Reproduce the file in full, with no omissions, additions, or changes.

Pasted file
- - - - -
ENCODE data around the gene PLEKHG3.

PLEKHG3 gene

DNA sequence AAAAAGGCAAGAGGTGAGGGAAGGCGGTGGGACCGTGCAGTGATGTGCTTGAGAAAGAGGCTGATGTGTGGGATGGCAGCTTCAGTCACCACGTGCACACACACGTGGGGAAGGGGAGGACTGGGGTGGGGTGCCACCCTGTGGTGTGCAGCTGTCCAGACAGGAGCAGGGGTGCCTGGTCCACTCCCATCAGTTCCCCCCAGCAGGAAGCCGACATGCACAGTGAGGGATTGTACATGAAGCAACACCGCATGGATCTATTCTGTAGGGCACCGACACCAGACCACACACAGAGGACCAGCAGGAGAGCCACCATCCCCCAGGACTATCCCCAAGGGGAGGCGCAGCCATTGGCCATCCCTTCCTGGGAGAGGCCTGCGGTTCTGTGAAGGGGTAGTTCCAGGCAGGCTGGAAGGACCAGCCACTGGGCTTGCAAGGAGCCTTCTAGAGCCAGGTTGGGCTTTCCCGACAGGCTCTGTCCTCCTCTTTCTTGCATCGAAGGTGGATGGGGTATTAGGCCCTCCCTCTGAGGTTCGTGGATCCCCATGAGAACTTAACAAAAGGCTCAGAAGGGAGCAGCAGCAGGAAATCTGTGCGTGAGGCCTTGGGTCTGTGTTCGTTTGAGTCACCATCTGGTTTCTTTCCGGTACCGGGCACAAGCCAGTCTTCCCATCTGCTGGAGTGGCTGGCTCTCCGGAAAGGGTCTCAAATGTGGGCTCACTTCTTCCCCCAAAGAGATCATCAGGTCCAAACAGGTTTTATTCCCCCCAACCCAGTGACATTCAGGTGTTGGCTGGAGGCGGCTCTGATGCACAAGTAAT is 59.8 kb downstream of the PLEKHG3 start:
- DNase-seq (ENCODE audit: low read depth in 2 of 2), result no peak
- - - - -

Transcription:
ENCODE data around the gene PLEKHG3.

PLEKHG3 gene

DNA sequence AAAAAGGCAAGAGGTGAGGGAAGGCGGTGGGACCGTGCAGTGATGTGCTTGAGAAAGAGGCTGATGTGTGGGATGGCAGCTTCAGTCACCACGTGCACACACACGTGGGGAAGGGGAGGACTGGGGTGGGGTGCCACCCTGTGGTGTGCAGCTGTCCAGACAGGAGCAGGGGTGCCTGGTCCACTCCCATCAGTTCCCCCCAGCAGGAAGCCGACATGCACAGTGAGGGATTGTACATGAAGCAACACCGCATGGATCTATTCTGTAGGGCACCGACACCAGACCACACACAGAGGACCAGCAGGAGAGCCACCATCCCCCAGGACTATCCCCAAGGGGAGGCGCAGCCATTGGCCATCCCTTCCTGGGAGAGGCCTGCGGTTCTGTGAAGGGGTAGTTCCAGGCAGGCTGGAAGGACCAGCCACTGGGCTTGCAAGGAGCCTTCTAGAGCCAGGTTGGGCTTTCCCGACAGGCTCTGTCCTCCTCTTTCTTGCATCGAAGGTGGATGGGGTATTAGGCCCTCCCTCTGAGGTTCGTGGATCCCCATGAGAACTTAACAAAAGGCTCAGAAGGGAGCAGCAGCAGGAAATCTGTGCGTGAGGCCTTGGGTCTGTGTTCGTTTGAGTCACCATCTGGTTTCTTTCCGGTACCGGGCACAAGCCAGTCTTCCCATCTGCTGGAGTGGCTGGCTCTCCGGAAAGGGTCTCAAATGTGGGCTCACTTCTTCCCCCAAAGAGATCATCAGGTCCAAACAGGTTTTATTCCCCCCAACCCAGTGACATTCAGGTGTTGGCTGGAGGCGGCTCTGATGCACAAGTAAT is 59.8 kb downstream of the PLEKHG3 start:
- DNase-seq (ENCODE audit: low read depth in 2 of 2), result no peak